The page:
Online Inquiry

Protocols for Peptide Sequences of 2-D Gel-Separated Protein Spots by Nanoelectrospray Tandem Mass Spectrometry

Nanoelectrospray tandem mass spectrometry is a widely used technique for the identification of peptide sequences from 2-D gel-separated protein spots. This method involves excision of the protein spot of interest from the gel, followed by digestion with a proteolytic enzyme, typically trypsin, to produce a mixture of peptides.

The resulting peptides are then analyzed by nanoelectrospray tandem mass spectrometry, which involves the ionization of peptides in a small volume of solution and subsequent fragmentation in the mass spectrometer. The resulting mass spectra can be used to identify the amino acid sequence of the peptides and, subsequently, the protein from which they originated.

Database searching software is commonly used to match the observed peptides to a protein database. This allows for the identification of the protein present in the original sample. The accuracy of peptide sequencing by this method is greatly improved by the use of high-resolution mass spectrometry and the availability of comprehensive protein databases.

Peptide sequencing of 2-D gel-separated protein spots by nanoelectrospray tandem mass spectrometry is a powerful tool for the identification and characterization of proteins in complex mixtures. This technique has been used in a variety of fields, including proteomics, drug discovery, and biomarker identification.

1. Filling Nanospray Needles for Static Nanospray

The two main methods for loading samples into nanospray needle tips, using fusedsilica needles and gel-loading tips, are described below.

1.1 Fused-Silica Needles Connected to a Conventional Syringe

a) Substitute a fused-silica needle for a stainless-steel needle of a conventional syringe (with a maximum volume of 10 or 25 μL) from Hamilton and other suppliers.
b) Centrifuge the sample in a bench-top centrifuge to remove particulates, and load supernatant into the syringe.
c) Insert the filling needle into the distal end of the nanospray needle.
d) Push the needle as far in as possible without damaging either the filling needle or the nanospray needle tip. It is not critical to reach right into the end of the tapered region, since capillary action will fill the tip.
e) Slowly inject the liquid into the PicoTip. Rapid injection can lead to air bubbles, or foaming of the sample. This foaming is especially problematic with concentrated protein and peptide samples. To prevent this, inject sample (1–5 μL) over a period of approx 5 s.
f) Slowly withdraw the filling needle from the PicoTip. The tip will fill by capillary action. Air bubbles may appear along the shank of the tip, but as the sample sprays from the tip, capillary action will provide a continuous feed and should eliminate the air bubbles in the taper region.

1.2 Gel-Loader Tips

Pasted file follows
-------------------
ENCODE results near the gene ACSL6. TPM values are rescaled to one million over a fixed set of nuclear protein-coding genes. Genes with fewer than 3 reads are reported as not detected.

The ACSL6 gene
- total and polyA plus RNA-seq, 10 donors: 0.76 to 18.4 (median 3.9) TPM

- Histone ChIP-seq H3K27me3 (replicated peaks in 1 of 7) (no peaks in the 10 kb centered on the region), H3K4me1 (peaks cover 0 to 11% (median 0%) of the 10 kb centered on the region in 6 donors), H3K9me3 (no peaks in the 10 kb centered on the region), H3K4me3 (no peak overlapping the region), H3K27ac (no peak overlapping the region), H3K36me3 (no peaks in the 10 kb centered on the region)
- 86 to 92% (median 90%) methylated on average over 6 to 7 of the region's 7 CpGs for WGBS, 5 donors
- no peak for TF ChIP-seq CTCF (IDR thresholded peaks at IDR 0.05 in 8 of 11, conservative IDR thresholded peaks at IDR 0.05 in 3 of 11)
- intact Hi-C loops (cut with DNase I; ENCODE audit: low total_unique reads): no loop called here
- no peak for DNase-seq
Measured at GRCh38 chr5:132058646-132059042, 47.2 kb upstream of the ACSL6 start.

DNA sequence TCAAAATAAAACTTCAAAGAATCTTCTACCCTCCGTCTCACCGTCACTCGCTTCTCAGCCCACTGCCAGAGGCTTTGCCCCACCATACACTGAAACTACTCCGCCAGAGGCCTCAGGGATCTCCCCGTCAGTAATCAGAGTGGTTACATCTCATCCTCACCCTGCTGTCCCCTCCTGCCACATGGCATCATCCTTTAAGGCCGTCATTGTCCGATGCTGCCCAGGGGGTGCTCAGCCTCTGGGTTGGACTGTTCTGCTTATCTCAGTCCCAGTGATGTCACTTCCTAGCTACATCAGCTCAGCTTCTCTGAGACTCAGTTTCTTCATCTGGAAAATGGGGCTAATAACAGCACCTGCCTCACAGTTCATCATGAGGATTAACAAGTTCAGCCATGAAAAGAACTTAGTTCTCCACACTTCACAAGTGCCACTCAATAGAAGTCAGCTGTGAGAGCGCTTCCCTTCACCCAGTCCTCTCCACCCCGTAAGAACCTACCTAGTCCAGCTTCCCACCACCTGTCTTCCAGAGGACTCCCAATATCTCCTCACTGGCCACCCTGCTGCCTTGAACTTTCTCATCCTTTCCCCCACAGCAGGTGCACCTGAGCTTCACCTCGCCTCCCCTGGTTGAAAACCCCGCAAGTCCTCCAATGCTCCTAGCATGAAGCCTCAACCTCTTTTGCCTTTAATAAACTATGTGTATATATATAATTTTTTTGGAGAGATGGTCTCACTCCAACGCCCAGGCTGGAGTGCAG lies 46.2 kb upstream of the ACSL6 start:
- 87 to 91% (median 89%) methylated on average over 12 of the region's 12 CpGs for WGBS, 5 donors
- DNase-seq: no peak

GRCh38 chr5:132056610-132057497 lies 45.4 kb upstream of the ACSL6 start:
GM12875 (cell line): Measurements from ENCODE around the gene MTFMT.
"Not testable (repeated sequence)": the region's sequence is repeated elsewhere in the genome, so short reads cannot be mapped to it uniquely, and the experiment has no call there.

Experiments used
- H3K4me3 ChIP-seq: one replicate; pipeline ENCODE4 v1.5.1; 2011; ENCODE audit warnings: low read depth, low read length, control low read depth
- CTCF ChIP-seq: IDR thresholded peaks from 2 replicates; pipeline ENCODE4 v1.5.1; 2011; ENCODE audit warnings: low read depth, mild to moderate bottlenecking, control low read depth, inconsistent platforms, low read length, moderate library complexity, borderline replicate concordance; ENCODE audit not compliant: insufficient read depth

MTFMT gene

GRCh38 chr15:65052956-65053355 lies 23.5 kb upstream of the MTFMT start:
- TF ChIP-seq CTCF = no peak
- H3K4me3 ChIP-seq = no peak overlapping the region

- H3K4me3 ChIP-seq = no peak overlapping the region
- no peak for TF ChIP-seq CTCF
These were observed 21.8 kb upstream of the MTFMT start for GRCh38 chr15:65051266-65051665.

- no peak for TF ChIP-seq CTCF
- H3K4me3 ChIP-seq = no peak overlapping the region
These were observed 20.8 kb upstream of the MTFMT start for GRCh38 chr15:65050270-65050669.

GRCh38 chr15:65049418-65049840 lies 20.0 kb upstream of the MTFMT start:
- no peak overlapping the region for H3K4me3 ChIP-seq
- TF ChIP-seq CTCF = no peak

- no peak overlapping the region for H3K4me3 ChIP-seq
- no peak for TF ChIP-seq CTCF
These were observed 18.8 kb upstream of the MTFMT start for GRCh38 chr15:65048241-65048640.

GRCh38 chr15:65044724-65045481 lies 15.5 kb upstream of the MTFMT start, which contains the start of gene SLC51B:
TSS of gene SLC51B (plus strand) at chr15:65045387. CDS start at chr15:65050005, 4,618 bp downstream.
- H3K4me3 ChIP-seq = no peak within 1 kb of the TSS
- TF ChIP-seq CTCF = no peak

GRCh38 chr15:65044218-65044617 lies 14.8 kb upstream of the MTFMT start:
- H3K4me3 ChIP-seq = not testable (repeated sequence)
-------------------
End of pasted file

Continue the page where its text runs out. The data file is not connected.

Gel-loader disposable pipet tips with an o.d. less than or equal to 0.35 mm are also used to load samples into nanospray needle tips.

a) Centrifuge the sample in bench-top centrifuge to remove particulates and load supernatant into the smallest-o.d. gel-loader tip available for your particular make of pipet.
b) Insert the pipet tip as far as possible into the distal end of the nanospray needle tip (emitter) and deliver 1–5 μL of the liquid slowly while removing the pipet tip. A typical gel-loader tip is not sufficiently long to extend all the way to the tip of the emitter. The sample will fill only the back end of the tip, but capillary action will bring the sample into the tip.
c) Wait a few minutes for this filling action to take place, if necessary.
d) Inspect for proper filling with transmitted light (rather than reflected light) microscope at ×50–100.

2 Optimizing Nanospray

Applied voltage is perhaps the most important parameter for stable, efficient operation. To prevent an arc or corona discharge, do not use a turn-on voltage above 500 V unless a stable electrospray ionization (ESI) has been previously established.

a) Position tip with respect to the center of the ion-transfer tube using x and y adjustments on the xyz stage. This should be within 1 mm of center.
b) Using the z adjustment knob, position emitter approx 2 mm away from ion transfer tube.
c) Start tuning at a low voltage, under 1 kV, and increase the operating potential in 100 V increments until stable operation is achieved. In low-flow electrospray, the flow rate and the applied electric field are interdependent. For a given tip size, stable electrospray ionization can occur over a wide range of flow rates, but only over a narrow range of field strength (50 V or less). Raising the flow rate requires a higher field strength, and vice versa.
d) Tune for an even electrospray ionization plume of droplets, by observing the magnified image of the spray pattern on the video monitor.
e) Flow can be maintained by increasing pressure slightly with the back-pressure syringe.
f) Full optimization will depend on the MS instrument type, and will require different optimization parameters for dynamic nanospray.


  1. Walker, J. M. (Ed.). (2005). The proteomics protocols handbook. Humana press.
* For Research Use Only. Not for use in diagnostic procedures.
Our customer service representatives are available 24 hours a day, 7 days a week. Inquiry

Online Inquiry

Please submit a detailed description of your project. We will provide you with a customized project plan to meet your research requests. You can also send emails directly to for inquiries.

* Email
* Service & Products of Interest
Services Required and Project Description
* Verification Code
Verification Code